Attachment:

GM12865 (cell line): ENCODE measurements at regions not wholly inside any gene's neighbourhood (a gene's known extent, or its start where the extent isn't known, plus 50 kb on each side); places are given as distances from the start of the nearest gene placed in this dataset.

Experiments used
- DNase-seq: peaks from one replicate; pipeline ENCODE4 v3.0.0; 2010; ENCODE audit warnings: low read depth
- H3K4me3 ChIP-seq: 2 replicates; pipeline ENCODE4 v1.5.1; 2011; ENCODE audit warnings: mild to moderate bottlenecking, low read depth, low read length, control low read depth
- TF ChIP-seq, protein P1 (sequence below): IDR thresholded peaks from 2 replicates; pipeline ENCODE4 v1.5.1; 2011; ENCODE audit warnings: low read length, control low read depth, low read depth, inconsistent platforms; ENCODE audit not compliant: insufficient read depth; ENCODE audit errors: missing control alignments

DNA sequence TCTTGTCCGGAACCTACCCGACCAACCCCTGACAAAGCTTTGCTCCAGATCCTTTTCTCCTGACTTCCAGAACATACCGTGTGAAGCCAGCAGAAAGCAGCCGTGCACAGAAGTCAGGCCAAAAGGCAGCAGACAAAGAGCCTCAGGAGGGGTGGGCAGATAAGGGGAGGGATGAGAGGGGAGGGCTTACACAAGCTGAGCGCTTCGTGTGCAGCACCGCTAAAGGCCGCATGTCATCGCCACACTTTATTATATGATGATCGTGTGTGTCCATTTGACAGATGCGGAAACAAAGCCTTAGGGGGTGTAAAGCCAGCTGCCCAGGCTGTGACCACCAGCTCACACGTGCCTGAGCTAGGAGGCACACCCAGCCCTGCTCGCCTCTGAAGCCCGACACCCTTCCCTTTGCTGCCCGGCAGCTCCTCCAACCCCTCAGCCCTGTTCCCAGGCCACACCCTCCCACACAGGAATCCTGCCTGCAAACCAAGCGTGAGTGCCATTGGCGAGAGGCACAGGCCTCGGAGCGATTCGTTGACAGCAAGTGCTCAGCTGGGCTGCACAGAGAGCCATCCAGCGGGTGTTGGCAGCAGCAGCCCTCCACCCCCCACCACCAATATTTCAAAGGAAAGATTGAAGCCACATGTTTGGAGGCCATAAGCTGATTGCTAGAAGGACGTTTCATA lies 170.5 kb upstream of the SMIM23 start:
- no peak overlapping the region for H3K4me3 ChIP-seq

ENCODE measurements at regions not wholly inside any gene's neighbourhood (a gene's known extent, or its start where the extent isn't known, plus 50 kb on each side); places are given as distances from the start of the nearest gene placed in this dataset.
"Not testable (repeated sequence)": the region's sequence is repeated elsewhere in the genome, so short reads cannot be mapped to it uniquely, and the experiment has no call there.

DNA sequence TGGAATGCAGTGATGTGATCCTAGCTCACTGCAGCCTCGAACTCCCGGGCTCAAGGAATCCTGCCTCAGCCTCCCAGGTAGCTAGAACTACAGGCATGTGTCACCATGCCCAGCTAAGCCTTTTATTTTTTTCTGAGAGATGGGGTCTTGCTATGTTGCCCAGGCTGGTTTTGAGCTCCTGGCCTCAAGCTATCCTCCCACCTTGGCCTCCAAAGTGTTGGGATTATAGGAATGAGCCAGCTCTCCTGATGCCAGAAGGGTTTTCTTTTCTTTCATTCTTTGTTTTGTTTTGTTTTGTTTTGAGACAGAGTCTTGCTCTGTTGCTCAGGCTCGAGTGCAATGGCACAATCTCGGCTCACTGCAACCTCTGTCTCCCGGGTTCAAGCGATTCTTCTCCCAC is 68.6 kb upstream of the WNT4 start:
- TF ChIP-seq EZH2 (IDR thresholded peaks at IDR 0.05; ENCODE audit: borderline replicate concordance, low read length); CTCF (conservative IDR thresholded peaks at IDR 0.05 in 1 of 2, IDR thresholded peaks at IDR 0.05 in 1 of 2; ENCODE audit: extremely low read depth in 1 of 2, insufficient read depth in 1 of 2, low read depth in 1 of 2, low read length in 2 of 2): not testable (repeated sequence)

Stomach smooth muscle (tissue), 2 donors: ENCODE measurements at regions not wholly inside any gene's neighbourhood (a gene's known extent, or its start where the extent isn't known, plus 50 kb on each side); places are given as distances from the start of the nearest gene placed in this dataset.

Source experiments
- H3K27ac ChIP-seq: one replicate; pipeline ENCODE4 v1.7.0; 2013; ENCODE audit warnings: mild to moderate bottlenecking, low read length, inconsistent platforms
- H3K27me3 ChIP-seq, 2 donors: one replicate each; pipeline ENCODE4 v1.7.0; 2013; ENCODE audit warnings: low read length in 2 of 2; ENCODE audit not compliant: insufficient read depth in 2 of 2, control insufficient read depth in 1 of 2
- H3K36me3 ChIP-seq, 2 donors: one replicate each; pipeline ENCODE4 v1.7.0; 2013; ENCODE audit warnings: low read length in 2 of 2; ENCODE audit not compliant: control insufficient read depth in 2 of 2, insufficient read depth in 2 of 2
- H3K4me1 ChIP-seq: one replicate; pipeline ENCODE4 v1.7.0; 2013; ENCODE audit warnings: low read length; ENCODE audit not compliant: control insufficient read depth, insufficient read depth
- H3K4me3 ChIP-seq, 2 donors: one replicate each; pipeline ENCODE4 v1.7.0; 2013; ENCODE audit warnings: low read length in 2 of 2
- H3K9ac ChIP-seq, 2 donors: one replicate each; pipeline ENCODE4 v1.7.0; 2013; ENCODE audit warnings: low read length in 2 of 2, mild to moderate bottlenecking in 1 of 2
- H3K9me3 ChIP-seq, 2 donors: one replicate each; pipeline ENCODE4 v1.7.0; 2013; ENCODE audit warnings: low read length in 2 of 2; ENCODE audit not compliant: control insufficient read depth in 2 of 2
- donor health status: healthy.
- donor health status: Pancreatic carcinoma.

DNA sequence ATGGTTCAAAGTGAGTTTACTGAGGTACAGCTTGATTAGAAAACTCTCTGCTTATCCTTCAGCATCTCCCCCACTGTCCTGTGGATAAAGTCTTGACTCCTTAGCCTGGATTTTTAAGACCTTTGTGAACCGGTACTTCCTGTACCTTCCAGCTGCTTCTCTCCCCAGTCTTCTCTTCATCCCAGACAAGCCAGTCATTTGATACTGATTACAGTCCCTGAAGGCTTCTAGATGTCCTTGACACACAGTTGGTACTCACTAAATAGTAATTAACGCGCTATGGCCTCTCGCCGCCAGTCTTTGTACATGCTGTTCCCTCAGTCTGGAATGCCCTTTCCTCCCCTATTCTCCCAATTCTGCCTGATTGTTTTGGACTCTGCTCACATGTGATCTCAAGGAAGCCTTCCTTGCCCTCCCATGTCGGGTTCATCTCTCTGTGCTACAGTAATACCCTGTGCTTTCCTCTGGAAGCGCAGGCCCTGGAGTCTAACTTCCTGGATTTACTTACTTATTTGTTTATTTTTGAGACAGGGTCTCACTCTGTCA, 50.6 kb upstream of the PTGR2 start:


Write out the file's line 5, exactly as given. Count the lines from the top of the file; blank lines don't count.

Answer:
- TF ChIP-seq, protein P1 (sequence below): IDR thresholded peaks from 2 replicates; pipeline ENCODE4 v1.5.1; 2011; ENCODE audit warnings: low read length, control low read depth, low read depth, inconsistent platforms; ENCODE audit not compliant: insufficient read depth; ENCODE audit errors: missing control alignments